3. Investigate privacy concerns associated with higher levels of connectivity and set a strategy to manage this.

3. The Low-Impact Workplace

As public awareness of environmental and social issues increases, the need for organisations to adopt responsible business practices is gaining more attention and focus at all levels. Key stakeholders won’t hesitate to take their business elsewhere if your organisation doesn’t measure in terms of corporate social responsibility and environmental impact. This includes hitting targets like emissions reductions and recycling.

Here’s what you can do right now:

  1. Consider collaboration and communication platforms to enable your staff to work wherever they need, to reduce travel and overall environmental impact.
  2. Review your environmental impact and understand how the individual worker can contribute.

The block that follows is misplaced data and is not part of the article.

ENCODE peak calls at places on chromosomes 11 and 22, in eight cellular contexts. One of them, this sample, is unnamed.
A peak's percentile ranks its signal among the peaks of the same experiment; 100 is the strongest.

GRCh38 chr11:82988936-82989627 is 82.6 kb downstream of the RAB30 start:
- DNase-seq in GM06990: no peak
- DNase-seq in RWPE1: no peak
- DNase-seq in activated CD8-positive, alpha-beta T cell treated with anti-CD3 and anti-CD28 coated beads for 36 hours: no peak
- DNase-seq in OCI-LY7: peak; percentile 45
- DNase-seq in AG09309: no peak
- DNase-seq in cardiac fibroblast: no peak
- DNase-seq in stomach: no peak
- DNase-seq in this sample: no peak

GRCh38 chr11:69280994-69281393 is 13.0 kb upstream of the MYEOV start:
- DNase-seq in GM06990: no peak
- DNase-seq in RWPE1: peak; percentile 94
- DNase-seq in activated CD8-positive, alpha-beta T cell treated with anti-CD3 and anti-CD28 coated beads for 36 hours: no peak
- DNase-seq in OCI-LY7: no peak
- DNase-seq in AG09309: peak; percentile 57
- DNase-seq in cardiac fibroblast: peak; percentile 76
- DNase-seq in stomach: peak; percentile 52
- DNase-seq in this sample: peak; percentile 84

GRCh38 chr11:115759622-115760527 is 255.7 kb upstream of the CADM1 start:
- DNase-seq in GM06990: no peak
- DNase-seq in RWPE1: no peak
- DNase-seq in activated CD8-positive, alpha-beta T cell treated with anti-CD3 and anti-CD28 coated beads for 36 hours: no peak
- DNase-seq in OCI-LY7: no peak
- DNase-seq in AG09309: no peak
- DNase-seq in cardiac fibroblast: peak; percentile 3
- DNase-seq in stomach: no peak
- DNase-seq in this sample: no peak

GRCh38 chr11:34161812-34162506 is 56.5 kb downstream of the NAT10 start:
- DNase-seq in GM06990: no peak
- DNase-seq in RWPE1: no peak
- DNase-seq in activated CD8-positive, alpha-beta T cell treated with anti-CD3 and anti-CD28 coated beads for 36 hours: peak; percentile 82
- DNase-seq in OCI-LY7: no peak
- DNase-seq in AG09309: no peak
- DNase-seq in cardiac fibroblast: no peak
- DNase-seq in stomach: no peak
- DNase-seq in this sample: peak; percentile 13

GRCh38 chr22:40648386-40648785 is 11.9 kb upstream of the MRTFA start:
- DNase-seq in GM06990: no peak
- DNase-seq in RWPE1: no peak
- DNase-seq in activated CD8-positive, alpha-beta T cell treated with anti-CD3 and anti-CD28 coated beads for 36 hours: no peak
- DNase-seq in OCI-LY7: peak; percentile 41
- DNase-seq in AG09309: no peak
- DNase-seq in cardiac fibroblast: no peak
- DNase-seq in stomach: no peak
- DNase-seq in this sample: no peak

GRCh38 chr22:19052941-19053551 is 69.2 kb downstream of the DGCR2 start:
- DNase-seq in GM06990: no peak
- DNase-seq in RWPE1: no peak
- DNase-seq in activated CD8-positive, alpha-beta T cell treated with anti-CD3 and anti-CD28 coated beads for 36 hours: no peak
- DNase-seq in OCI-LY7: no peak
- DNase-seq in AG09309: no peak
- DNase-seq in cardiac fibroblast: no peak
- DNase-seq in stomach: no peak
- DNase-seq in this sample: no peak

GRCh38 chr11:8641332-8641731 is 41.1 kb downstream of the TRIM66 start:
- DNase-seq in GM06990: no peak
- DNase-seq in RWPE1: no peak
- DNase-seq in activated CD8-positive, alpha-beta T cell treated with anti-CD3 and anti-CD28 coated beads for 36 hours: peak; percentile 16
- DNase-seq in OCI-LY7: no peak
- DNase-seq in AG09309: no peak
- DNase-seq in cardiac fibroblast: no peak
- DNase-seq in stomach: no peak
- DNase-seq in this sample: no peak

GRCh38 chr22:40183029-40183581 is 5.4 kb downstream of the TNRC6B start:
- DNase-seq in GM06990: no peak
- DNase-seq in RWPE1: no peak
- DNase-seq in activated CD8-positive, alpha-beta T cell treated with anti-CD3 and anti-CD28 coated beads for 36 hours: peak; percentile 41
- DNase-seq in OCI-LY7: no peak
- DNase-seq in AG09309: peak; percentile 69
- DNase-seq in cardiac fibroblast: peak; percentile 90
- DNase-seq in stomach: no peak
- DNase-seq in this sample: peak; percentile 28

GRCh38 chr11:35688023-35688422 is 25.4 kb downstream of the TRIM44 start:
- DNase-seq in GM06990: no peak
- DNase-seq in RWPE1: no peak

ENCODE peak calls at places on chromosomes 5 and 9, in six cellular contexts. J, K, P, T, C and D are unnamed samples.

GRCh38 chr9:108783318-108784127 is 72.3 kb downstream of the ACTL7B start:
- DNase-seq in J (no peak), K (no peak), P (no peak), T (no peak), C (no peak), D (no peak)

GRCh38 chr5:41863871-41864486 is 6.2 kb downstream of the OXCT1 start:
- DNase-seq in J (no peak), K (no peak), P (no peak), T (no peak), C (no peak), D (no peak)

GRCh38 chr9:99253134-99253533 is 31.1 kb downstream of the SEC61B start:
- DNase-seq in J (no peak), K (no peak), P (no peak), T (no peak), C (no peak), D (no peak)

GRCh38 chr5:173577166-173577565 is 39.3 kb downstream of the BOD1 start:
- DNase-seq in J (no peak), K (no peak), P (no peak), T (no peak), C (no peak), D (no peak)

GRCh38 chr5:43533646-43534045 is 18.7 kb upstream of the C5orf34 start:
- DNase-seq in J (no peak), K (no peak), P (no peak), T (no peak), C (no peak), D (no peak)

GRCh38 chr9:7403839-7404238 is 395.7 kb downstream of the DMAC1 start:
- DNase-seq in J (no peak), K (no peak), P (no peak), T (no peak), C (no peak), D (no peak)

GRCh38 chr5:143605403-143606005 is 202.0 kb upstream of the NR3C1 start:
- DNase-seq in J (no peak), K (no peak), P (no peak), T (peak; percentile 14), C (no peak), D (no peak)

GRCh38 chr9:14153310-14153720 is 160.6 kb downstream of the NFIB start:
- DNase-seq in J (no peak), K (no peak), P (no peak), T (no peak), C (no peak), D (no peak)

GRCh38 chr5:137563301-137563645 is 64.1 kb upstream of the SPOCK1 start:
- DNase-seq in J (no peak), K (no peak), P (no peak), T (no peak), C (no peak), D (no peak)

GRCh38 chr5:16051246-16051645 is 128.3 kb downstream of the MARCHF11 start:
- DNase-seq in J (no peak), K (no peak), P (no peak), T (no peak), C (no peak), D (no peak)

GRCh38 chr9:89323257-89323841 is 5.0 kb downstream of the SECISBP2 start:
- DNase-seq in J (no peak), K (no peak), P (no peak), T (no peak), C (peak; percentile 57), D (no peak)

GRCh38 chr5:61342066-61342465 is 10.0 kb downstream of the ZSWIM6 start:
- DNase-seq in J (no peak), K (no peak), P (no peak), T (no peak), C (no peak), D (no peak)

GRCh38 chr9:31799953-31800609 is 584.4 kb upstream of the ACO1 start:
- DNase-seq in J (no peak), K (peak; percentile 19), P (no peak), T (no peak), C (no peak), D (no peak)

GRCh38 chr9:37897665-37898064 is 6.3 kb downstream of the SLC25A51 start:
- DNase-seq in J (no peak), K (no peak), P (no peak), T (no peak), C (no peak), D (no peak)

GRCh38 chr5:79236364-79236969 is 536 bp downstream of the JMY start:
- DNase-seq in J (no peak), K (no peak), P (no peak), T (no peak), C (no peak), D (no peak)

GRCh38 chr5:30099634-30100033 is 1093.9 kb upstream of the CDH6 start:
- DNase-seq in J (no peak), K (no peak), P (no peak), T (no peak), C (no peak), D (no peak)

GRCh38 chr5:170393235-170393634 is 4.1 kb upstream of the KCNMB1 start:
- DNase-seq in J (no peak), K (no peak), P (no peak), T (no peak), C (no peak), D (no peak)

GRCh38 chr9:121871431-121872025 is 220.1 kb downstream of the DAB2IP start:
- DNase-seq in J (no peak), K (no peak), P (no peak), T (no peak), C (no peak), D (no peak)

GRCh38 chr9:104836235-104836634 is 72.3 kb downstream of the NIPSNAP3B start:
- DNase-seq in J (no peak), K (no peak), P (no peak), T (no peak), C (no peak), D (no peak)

3. Leverage the Internet of Things (IoT) to help gather data so that you can make more informed decisions.
  4. Ensure you can measure your impact on the environment, and demonstrate how you contribute to a better planet.

4. The Boundaryless Workplace

Agility is crucial to adapt to constantly changing economic, competitive, and customer landscapes. Organisational structures will become more fluid and traditional industry models will be broken down, driving new models of collaboration. Many companies will cease to exist in their current form. Rigid hierarchies will collapse and be replaced by collaborative networks and digital ecosystems. Talent pools will become global rather than local.

Here’s what you can do right now:

  1. Focus research and development efforts on how to provide a workspace that drives collaboration and communication, regardless of location or hierarchy.
  2. Make all technology decisions with the long-term strategic approach in mind.